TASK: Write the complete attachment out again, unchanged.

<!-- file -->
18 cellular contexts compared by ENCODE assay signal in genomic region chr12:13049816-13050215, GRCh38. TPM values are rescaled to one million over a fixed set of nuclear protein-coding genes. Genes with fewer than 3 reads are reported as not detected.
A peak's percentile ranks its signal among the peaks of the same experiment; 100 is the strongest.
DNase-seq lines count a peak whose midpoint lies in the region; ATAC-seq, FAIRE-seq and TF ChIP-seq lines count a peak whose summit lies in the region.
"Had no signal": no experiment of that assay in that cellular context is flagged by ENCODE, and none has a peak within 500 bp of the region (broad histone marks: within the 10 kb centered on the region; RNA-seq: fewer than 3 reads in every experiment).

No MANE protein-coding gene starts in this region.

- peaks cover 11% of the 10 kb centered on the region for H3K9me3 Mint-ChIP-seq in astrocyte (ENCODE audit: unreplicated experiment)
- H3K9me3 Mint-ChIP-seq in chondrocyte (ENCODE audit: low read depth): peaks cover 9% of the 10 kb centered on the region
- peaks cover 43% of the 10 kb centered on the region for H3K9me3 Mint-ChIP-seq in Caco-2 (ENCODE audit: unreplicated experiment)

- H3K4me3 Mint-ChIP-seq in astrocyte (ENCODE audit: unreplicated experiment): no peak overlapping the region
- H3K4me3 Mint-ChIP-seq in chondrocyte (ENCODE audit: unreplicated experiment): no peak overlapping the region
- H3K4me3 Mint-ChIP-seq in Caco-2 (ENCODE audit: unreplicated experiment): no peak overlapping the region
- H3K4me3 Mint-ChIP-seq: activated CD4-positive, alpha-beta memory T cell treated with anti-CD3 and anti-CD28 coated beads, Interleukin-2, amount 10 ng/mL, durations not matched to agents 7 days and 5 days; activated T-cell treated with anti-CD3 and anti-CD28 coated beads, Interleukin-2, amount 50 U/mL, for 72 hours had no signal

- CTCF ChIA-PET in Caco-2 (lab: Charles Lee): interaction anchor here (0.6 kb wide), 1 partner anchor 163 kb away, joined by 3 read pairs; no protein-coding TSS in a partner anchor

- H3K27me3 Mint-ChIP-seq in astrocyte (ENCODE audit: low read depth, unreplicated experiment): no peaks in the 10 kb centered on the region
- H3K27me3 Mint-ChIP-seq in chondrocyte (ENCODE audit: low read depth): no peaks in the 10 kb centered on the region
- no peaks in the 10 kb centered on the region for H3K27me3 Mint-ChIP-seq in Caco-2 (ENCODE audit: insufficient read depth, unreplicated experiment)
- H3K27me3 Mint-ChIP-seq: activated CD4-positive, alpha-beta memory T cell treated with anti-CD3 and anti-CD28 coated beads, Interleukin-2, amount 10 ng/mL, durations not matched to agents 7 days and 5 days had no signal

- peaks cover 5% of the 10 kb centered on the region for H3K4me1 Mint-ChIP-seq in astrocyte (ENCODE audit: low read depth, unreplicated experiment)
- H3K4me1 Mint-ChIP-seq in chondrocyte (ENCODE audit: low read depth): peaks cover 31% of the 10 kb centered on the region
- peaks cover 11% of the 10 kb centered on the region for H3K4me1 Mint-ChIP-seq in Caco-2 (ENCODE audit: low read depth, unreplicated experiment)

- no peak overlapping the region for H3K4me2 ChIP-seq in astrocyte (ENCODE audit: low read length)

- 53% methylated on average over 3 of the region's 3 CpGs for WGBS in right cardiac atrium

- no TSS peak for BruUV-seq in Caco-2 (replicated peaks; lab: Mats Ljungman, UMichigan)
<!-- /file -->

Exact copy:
18 cellular contexts compared by ENCODE assay signal in genomic region chr12:13049816-13050215, GRCh38. TPM values are rescaled to one million over a fixed set of nuclear protein-coding genes. Genes with fewer than 3 reads are reported as not detected.
A peak's percentile ranks its signal among the peaks of the same experiment; 100 is the strongest.
DNase-seq lines count a peak whose midpoint lies in the region; ATAC-seq, FAIRE-seq and TF ChIP-seq lines count a peak whose summit lies in the region.
"Had no signal": no experiment of that assay in that cellular context is flagged by ENCODE, and none has a peak within 500 bp of the region (broad histone marks: within the 10 kb centered on the region; RNA-seq: fewer than 3 reads in every experiment).

No MANE protein-coding gene starts in this region.

- peaks cover 11% of the 10 kb centered on the region for H3K9me3 Mint-ChIP-seq in astrocyte (ENCODE audit: unreplicated experiment)
- H3K9me3 Mint-ChIP-seq in chondrocyte (ENCODE audit: low read depth): peaks cover 9% of the 10 kb centered on the region
- peaks cover 43% of the 10 kb centered on the region for H3K9me3 Mint-ChIP-seq in Caco-2 (ENCODE audit: unreplicated experiment)

- H3K4me3 Mint-ChIP-seq in astrocyte (ENCODE audit: unreplicated experiment): no peak overlapping the region
- H3K4me3 Mint-ChIP-seq in chondrocyte (ENCODE audit: unreplicated experiment): no peak overlapping the region
- H3K4me3 Mint-ChIP-seq in Caco-2 (ENCODE audit: unreplicated experiment): no peak overlapping the region
- H3K4me3 Mint-ChIP-seq: activated CD4-positive, alpha-beta memory T cell treated with anti-CD3 and anti-CD28 coated beads, Interleukin-2, amount 10 ng/mL, durations not matched to agents 7 days and 5 days; activated T-cell treated with anti-CD3 and anti-CD28 coated beads, Interleukin-2, amount 50 U/mL, for 72 hours had no signal

- CTCF ChIA-PET in Caco-2 (lab: Charles Lee): interaction anchor here (0.6 kb wide), 1 partner anchor 163 kb away, joined by 3 read pairs; no protein-coding TSS in a partner anchor

- H3K27me3 Mint-ChIP-seq in astrocyte (ENCODE audit: low read depth, unreplicated experiment): no peaks in the 10 kb centered on the region
- H3K27me3 Mint-ChIP-seq in chondrocyte (ENCODE audit: low read depth): no peaks in the 10 kb centered on the region
- no peaks in the 10 kb centered on the region for H3K27me3 Mint-ChIP-seq in Caco-2 (ENCODE audit: insufficient read depth, unreplicated experiment)
- H3K27me3 Mint-ChIP-seq: activated CD4-positive, alpha-beta memory T cell treated with anti-CD3 and anti-CD28 coated beads, Interleukin-2, amount 10 ng/mL, durations not matched to agents 7 days and 5 days had no signal

- peaks cover 5% of the 10 kb centered on the region for H3K4me1 Mint-ChIP-seq in astrocyte (ENCODE audit: low read depth, unreplicated experiment)
- H3K4me1 Mint-ChIP-seq in chondrocyte (ENCODE audit: low read depth): peaks cover 31% of the 10 kb centered on the region
- peaks cover 11% of the 10 kb centered on the region for H3K4me1 Mint-ChIP-seq in Caco-2 (ENCODE audit: low read depth, unreplicated experiment)

- no peak overlapping the region for H3K4me2 ChIP-seq in astrocyte (ENCODE audit: low read length)

- 53% methylated on average over 3 of the region's 3 CpGs for WGBS in right cardiac atrium

- no TSS peak for BruUV-seq in Caco-2 (replicated peaks; lab: Mats Ljungman, UMichigan)